But links between Moon’s religious organization and the fish businesses are spelled out in court and government records as well as in statements by Moon and his top church officials. For one thing, Moon personally devised the seafood strategy, helped fund it at its outset and served as a director of one of its earliest companies.
Moon’s Unification Church is organized under a tax-exempt non-profit entity called The Holy Spirit Association for the Unification of World Christianity. The businesses are controlled by a separate non-profit company called Unification Church International Inc., or UCI.
That company’s connections to Moon’s Unification Church go deeper than the shared name. A 1978 congressional investigation into Moon’s businesses concluded: “It was unclear whether the UCI had any independent functions other than serving as a financial clearinghouse for various Moon organization subsidiaries and projects.”
UCI as well as its subsidiaries and affiliates such as True World are run largely by church members, Schanker said. The companies were “founded by church members in line with Rev. Moon’s vision,” he said. “It’s not coincidence.”
Sometimes the links are more direct. The boatbuilding firm US Marine Corporation shares its headquarters offices with the church and lists the church as its majority shareholder, according to corporate records.
A portion of True World’s profits makes its way to the church through the layers of parent corporations, Yashiro said, adding: “We live to serve others, and this is how we serve by building a strong business.”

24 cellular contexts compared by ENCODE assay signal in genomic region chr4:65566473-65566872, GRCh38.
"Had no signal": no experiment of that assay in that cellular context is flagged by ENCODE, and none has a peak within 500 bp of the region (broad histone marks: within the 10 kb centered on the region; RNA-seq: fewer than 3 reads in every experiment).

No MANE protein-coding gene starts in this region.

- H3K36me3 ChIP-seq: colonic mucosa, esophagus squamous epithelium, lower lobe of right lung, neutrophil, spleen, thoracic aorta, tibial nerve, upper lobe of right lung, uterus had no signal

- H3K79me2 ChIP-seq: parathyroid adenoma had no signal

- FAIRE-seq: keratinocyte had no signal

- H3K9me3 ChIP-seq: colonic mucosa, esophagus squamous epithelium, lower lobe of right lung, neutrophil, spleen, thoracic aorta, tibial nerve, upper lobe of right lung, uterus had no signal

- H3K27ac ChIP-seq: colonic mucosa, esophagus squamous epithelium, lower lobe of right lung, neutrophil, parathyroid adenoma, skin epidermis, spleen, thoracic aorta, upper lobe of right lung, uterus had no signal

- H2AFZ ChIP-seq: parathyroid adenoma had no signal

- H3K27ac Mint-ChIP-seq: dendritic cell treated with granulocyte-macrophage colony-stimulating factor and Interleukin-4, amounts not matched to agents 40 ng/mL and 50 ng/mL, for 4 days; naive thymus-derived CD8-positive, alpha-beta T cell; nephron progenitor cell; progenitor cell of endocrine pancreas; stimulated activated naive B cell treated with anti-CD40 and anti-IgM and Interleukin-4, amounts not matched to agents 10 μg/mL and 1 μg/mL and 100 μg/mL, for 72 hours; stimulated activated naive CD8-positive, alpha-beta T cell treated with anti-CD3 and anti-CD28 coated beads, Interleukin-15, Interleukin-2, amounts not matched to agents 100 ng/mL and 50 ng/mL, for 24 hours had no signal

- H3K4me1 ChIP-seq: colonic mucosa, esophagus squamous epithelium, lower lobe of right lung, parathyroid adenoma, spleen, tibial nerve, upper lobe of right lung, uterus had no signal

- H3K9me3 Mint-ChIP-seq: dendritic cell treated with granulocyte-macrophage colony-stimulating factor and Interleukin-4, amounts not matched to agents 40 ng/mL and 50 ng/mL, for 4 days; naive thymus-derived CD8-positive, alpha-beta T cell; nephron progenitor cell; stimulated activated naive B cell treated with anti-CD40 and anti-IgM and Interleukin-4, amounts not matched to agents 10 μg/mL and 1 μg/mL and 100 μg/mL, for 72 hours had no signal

Moon predicted in 1974 that the fishing business would “lay a foundation for the future economy of the Unification Church.” In fact, while Moon and businesses affiliated with him reportedly have poured millions of dollars into money-losing ventures including The Washington Times newspaper, the seafood ventures have created a profit-making infrastructure that could last-and help support the church-long after the 86-year-old Moon is gone.
Much of the foundation for that success has its roots in Chicago. True World Foods, Yashiro’s wholesale fish distribution business spawned near Lawrence and Elston Avenues, now operates from a 30,000-square-foot complex in Elk Grove Village.
The company says it supplies hundreds of local sushi and fine-dining establishments. Even many who might have religious reservations about buying from the company do so for one simple reason: It dependably delivers high-quality sushi.
“We try not to think of the religion part,” said Haruko Imamura, who with her husband runs Katsu on West Peterson Avenue. “We don’t agree with their religion but it’s nothing to do with the business.”
Like Moon himself, who served a 13-month prison sentence for tax fraud in the 1980s, the seafood companies have at times run afoul of U.S. laws.
In June 2001, True World Foods’ Kodiak, Alaska, fish processing company pleaded guilty to a federal felony for accepting a load of pollock that exceeded the boat’s 300,000-pound trip limit. The firm was fined $150,000 and put on probation for five years under a plea agreement with prosecutors.
The company also has been cited for sanitation lapses by the Food and Drug Administration. Last year, after repeated FDA inspections found “gross unsanitary conditions” at True World’s suburban Detroit plant, the facility manager tried to bar inspectors from production areas and refused to provide records, according to an FDA report. The plant manager told the inspectors that his True World supervisor was “a great man, that he was a part of a new religion, and that if we took advantage of him, then `God help you!’.”
Later, according to that FDA report, an employee wearing a ski mask approached one female inspector, put his thumb and forefinger in the shape of a gun, pointed at her and said: “You’re out of uniform. Pow!”